Democrats controlling the House and Senate are on track to give President Barack Obama a key victory by adopting slightly pared-back versions of his $3.6 trillion budget.
Passage of the companion plans, expected Thursday, would provide the young administration with a symbolic boost, even though the budget blueprints provide little guidance on how to craft subsequent Obama initiatives to reshape the U.S. health care system or combat global warming.
House Democrats are pressing a plan to make it easier to use "fast-track" rules to expedite passage of health care legislation backed by Obama, even as their GOP rivals in the Senate won a key vote Wednesday emphatically rejecting such an approach on global warming.
Republicans in both chambers are putting forward alternatives that are more generous with tax cuts and stingier with spending, but none of the plans — Obama’s, House and Senate Democrats’, or the competing GOP outlines — would succeed in tamping down the deficit much below $500 billion within five years.
Congressional budget resolutions are nonbinding blueprints that set the parameters for legislation to follow. Unlike budget resolutions typically advanced in the first years of a presidency, the 2010 budget plans are remarkably light on detail, offering little guidance on how to pay for a health care overhaul or an extension of Obama’s signature $400 tax credit for most workers.
For their part, House Republicans are offering an alternative that eventually would end Medicare as it is presently known.
Sen. John McCain, R-Ariz., broke with Senate GOP leaders to offer a comprehensive budget plan instead of following their strategy of offering piecemeal changes and not going on record with a plan of their own. McCain’s plan would cut spending, deficits and debt significantly below Obama’s budget.
Much of the debate has centered on how to deal with mammoth deficits and what should be done about them. To a considerable degree, however, both parties are paying little heed to the deficit as they advance their respective agendas.
Neither Obama nor his Democratic allies made major revisions in light of the worsening deficit picture, though Senate Budget Committee Chairman Kent Conrad, D-N.D., pressed to roll back some of Obama’s increases for domestic programs. In 2010, for example, the Senate budget plan would pare $15 billion from nondefense accounts, which still would leave increases averaging 7 percent.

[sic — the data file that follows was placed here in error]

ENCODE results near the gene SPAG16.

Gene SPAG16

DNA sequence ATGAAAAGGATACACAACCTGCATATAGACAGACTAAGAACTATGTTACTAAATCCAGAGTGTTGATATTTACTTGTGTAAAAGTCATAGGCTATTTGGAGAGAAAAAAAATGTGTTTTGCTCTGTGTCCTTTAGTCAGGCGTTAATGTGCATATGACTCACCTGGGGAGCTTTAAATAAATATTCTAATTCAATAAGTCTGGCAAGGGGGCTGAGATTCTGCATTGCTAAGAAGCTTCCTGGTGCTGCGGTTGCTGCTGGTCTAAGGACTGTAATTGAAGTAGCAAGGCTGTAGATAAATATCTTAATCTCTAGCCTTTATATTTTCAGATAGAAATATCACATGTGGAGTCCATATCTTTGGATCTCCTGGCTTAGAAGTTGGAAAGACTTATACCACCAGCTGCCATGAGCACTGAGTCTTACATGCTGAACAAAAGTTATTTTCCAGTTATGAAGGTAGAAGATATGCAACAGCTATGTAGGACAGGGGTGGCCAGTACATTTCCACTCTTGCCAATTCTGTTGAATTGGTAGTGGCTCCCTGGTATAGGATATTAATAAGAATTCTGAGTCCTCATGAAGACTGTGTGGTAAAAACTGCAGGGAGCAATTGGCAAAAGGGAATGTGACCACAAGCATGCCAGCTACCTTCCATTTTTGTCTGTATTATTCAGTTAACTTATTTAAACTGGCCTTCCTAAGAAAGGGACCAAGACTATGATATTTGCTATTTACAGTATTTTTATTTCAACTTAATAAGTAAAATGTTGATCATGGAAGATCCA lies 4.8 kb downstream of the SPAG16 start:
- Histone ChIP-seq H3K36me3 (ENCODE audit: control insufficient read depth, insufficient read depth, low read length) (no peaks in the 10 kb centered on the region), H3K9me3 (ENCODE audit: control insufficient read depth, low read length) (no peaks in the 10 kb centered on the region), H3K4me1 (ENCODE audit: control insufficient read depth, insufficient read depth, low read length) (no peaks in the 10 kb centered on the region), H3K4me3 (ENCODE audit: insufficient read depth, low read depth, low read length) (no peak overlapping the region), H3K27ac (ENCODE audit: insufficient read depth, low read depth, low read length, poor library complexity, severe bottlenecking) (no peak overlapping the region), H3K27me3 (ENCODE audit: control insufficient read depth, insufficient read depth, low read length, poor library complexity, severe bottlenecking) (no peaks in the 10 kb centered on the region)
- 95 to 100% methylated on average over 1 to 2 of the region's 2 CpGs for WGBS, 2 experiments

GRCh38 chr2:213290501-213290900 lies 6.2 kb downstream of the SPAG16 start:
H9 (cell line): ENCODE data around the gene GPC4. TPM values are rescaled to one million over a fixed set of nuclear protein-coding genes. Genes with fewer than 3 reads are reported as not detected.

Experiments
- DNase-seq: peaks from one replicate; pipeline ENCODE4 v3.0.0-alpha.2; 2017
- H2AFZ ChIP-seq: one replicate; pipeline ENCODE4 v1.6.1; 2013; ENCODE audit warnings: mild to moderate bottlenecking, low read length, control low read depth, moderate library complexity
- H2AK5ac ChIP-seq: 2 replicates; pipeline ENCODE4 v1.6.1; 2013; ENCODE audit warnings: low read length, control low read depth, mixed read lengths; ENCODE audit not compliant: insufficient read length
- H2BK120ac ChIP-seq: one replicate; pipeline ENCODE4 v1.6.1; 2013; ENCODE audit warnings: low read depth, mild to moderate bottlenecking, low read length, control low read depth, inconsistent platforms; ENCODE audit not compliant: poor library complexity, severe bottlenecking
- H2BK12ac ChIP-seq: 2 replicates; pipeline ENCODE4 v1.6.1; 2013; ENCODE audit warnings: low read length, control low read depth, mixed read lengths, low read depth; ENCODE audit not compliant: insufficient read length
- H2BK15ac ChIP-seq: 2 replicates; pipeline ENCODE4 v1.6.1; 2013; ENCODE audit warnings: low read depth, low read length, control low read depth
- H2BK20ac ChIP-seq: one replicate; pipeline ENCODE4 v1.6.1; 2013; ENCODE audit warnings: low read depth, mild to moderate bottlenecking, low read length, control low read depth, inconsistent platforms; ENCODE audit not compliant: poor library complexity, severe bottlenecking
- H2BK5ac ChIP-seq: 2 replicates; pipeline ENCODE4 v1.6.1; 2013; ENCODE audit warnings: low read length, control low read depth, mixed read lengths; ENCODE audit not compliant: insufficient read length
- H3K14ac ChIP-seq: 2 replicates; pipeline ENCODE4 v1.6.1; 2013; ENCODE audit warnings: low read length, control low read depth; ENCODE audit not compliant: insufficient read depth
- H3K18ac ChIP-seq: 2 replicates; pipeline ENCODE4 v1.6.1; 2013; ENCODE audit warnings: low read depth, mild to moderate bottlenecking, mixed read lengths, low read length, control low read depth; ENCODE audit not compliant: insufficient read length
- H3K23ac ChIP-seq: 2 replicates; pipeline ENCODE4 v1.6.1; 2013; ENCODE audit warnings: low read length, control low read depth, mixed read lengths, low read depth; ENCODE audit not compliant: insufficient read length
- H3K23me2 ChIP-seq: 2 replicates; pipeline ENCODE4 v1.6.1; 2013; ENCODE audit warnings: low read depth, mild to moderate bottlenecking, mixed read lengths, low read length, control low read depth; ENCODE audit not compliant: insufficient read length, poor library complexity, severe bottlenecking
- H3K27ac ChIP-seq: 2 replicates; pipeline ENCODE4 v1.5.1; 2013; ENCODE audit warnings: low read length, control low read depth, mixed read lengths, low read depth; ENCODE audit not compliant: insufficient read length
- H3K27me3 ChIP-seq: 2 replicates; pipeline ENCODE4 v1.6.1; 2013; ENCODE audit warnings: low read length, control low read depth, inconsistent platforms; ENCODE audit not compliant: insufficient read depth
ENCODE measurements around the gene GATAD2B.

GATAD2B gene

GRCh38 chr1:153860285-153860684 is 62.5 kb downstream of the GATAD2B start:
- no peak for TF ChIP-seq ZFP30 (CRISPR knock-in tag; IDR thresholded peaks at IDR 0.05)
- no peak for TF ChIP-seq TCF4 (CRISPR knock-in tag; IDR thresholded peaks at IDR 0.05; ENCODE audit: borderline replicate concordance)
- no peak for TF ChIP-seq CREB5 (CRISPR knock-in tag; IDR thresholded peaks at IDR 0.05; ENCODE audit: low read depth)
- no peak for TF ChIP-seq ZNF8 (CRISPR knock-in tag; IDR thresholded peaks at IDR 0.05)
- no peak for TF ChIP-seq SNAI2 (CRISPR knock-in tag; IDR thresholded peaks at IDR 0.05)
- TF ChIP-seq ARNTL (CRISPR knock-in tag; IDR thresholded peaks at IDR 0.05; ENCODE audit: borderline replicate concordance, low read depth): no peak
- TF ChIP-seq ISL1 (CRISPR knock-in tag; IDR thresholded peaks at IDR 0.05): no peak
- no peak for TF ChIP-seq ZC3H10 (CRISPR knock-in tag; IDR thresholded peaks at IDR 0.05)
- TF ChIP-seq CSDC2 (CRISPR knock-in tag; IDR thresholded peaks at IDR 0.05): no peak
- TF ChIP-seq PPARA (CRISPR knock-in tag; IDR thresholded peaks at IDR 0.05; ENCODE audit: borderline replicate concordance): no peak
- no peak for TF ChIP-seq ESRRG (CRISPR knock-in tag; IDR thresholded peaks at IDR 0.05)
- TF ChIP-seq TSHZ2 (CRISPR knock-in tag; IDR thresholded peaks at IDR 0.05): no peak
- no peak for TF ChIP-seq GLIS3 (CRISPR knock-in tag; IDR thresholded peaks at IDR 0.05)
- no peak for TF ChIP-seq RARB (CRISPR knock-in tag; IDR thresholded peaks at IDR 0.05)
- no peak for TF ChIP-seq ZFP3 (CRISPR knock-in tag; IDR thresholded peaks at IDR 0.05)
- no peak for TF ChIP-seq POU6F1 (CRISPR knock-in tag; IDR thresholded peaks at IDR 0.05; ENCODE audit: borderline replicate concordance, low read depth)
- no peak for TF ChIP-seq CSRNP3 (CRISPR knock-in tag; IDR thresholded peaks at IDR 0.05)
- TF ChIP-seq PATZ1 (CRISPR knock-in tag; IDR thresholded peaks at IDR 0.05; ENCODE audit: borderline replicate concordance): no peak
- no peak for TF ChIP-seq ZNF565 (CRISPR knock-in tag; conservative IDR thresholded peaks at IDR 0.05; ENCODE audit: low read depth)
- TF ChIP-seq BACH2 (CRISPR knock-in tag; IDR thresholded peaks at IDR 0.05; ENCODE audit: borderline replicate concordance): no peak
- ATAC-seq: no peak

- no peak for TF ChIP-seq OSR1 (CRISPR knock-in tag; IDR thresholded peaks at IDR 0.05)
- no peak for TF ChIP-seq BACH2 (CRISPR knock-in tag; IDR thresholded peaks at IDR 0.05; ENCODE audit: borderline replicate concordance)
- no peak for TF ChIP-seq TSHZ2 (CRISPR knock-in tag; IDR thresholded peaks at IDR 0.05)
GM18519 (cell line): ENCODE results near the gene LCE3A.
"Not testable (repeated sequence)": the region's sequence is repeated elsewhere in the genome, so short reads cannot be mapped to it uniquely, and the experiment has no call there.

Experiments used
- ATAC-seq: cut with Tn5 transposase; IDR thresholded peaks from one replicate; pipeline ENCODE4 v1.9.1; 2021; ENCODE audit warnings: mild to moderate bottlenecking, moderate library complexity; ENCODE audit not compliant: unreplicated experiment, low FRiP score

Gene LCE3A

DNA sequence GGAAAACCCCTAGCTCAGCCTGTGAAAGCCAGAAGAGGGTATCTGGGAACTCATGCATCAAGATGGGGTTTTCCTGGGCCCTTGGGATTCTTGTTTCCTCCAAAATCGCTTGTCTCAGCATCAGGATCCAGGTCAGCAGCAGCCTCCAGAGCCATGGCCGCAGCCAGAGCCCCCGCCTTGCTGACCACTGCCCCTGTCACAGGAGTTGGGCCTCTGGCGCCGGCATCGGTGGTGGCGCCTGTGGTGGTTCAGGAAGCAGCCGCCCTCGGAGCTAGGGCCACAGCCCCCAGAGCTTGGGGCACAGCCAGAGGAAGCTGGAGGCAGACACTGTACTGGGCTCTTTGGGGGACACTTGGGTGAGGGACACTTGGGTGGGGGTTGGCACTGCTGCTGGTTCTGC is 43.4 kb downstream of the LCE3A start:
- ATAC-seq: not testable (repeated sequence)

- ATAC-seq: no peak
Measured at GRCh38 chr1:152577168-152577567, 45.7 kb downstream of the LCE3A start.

The most contentious question facing Democratic negotiators responsible for reconciling the differing House and Senate versions is whether to use the measures as a precursor to advancing health care legislation under rules that would allow the compromise bill to pass the Senate by a simple majority after just 20 hours of debate.
As a general rule, debate is freewheeling in the Senate and most bills need 60 votes to advance, guaranteeing that the minority party has leverage.
Seeking the upper hand over Senate Republicans, House leaders are insisting on having a filibuster-proof bill at the ready if bipartisan efforts to pass health care fall apart. That effort is being resisted by the Senate, though it seems increasingly clear that the final House-Senate compromise on the budget is likely to allow health care reform to pass on a fast track.
After a decisive vote Wednesday, global warming legislation apparently will not advance on such a filibuster-proof path. By a 67-31 tally, the Senate adopted an amendment by Sen. Mike Johanns, R-Neb., against allowing controversial cap-and-trade climate change legislation to pass the Senate with fewer than 60 votes. The vote seemed to reflect considerable Democratic skepticism on global warming legislation; 26 Democrats voted for the amendment.
In the House, Republicans unveiled a budget plan that gradually would eliminate the traditional fee-for-service Medicare program, offering a stark — and politically problematic — alternative to blueprints from Obama and his Democratic allies.
The plan would have future Medicare beneficiaries — people 54 and younger — enroll in private health insurance plans and receive a subsidy on their premiums. Benefits would not be changed for people in the program or those 55 or older.
Democrats warned that the GOP proposal would result in sharply higher costs for the elderly as the value of the subsidy fails to keep up with health care inflation.
McCain’s plan is not as bold as his House GOP counterparts in cutting spending, but would produce a $484 billion budget deficit by 2014, compared with $749 billion under Obama’s budget.